One of the nifty![TM] features I’ve experienced in a couple of recent MMOs is the inclusion of crafting in other aspects of the game, outside of merely producing five million worthless trinkets to be sold to a vendor, before being able to finally produce the epic quality Toe Ring of Time, which gives your character a best-in-slot 0.01% boost in DPS over anything you can acquire in the levelling game, which nobody will ever be aware of, and which will be replaced by the first piece of end-game dungeon loot that drops.
The first of these is within Star Wars: The Old Republic. Crafting skills in SWTOR can be used to bypass areas of the game’s instanced dungeons – flashpoints. I love the idea of this, the fact that being a crafter of a certain type actually means something. What I particularly liked was that access to a shortcut or bonus area was themed towards the type of crafter who could negotiate that access. A set of tunnels which take the players around several corridors of heavily armed guards might be filled with a poisonous gas, and thus a Biochem specialist would be required to repair the filtration system which would neutralise the obstacle; someone versed in Cybertech might be able to reactivate a facility’s sentry droids, turning them against the mobstacles that litter the paths through the instance. It’s not essential to have a crafter of a certain type along, all the crafting activated events are usually bonuses and shortcuts which make the job easier, and not requisites for successfully completing the instance. I think BioWare struck a nice balance between players getting a bonus for having a certain crafting class, without it being compulsory to ‘bring along a crafter’. M’colleague informs me that, alas, this design featured less heavily in the later flashpoints he experienced.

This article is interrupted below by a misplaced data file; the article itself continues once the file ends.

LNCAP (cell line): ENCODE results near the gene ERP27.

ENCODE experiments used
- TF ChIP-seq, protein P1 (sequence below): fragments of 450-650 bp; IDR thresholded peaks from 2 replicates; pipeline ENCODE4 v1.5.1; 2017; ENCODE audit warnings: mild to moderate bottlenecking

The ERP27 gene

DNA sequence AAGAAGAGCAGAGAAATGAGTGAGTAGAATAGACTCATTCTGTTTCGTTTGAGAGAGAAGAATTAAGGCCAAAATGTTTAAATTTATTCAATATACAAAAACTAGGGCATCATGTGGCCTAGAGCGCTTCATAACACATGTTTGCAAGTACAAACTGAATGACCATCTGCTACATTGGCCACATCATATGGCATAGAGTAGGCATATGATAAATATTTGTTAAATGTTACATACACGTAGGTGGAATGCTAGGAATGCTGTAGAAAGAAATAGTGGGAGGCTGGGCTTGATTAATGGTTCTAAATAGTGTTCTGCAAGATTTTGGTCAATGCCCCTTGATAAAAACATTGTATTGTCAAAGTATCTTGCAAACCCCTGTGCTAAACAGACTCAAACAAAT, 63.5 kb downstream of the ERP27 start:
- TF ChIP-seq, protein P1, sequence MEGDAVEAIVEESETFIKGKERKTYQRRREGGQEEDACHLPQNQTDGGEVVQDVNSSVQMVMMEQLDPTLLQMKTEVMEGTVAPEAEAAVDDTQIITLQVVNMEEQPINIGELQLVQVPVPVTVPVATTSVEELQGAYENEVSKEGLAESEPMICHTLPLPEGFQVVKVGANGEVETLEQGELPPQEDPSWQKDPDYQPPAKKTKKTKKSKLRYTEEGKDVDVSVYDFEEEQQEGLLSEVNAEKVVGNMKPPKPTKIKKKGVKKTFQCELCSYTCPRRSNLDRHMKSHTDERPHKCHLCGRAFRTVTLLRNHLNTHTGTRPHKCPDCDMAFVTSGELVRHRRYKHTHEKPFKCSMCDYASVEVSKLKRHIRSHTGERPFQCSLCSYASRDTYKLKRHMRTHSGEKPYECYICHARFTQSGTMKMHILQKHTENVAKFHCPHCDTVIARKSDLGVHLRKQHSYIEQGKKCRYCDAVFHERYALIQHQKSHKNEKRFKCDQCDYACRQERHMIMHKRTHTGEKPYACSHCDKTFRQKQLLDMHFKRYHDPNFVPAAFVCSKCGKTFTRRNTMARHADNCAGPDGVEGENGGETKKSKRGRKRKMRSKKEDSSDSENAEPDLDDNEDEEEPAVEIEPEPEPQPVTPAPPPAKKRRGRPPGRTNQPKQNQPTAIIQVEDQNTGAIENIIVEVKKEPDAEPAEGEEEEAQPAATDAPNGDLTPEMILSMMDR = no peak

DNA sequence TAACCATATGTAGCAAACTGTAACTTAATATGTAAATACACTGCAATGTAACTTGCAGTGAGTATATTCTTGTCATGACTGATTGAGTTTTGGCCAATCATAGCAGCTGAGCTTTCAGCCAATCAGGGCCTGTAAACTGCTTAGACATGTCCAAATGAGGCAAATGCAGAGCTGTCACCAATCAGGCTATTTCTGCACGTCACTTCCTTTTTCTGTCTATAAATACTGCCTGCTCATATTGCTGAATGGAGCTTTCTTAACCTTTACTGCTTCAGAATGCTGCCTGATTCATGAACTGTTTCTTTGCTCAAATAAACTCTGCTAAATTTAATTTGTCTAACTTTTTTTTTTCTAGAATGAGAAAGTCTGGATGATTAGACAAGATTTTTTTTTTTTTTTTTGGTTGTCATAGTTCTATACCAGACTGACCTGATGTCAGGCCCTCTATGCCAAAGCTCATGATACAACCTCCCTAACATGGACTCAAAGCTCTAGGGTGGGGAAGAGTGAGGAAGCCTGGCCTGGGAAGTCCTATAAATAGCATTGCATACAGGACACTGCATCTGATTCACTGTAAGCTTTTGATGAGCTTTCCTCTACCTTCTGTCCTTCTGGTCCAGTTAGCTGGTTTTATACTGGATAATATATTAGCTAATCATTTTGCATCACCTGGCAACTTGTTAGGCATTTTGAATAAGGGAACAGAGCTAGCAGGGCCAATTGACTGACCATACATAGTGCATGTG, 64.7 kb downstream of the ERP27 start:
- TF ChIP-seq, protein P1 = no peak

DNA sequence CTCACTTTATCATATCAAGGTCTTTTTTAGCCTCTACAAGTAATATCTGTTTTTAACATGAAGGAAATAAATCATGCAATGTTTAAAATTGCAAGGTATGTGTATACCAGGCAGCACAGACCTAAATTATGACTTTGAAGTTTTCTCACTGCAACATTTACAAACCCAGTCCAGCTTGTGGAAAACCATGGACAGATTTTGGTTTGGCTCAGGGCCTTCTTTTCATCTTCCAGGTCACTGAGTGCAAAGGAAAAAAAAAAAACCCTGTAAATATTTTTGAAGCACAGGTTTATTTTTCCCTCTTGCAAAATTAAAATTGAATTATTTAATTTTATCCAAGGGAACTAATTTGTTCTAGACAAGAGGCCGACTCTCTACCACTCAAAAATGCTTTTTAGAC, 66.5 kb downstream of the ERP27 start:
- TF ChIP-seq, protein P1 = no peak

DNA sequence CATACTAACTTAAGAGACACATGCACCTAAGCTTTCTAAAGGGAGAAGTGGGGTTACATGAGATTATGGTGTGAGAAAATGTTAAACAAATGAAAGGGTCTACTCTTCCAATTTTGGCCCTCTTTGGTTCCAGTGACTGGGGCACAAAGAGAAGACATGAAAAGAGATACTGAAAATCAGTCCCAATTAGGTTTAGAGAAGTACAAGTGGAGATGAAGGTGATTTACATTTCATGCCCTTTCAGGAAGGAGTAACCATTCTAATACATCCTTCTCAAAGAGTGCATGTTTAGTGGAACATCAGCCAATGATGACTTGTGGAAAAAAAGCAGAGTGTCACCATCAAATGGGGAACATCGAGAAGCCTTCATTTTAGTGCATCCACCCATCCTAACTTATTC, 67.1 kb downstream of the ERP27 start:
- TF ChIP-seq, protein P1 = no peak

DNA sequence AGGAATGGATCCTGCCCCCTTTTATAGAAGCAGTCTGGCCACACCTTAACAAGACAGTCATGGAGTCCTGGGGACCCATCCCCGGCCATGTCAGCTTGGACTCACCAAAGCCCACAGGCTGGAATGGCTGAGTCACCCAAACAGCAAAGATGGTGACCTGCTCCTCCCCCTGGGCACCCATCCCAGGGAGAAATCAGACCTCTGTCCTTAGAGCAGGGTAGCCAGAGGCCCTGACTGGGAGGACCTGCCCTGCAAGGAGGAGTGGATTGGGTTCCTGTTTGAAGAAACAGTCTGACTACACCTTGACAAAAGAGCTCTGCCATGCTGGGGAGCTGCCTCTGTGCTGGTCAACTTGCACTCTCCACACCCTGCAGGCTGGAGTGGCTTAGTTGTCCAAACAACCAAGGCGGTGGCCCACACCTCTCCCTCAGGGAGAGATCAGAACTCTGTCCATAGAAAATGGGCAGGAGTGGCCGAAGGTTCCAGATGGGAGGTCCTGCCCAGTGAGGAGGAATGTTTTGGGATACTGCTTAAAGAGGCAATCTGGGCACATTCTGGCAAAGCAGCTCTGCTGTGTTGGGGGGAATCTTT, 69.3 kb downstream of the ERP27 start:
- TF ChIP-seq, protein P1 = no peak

It was whilst playing TERA that I was reminded of SWTOR’s subtle mechanic for craftily encouraging crafting. In TERA, each crafting node will grant a modest buff when harvested. It seems that these buffs are random, or perhaps tied to the type of node harvested, but by gathering from a number of nodes you can quickly find yourself with a considerable stack of buffs, which although modest in their own right, can result in quite a boost to your combat prowess when their effects are combined. I like this system better than that provided in World of Warcraft, where the gathering profession itself gives you a permanent boost to a stat, or a utility ability, because WoW’s system just becomes another item on the Great Min-Max List (‘Has optimal gathering profession to boost combat prowess?’), whereas TERA’s system temporarily rewards you for the act of gathering itself; for crafters or auction house wranglers this is a non-issue, but for everyone else there’s now a reason to get involved in gathering, and hey, if you have all those crafting materials in your inventory, why not try putting something together? Incidental crafting –which may in turn lead a player to discover a deeper love of crafting than they would have otherwise imagined– is a nice side benefit of such a system.
I really like this blending of boundaries, where consideration is given to the fact that gathering from crafting nodes doesn’t have to exclusively produce materials for crafting, and where crafting doesn’t have to correspond purely to churning out equipment. It draws those mechanics into the main combat-driven system, smudges the edges, blurs the demarcations, but does so by giving modest bonuses to those players who gave it a try, not by punishing those who didn’t.
I’d certainly like to see more features like these in future MMOs, because I feel that it’s very much this sort of parallel design that helps to make a game feel like a world, rather than a series of independent mechanical systems.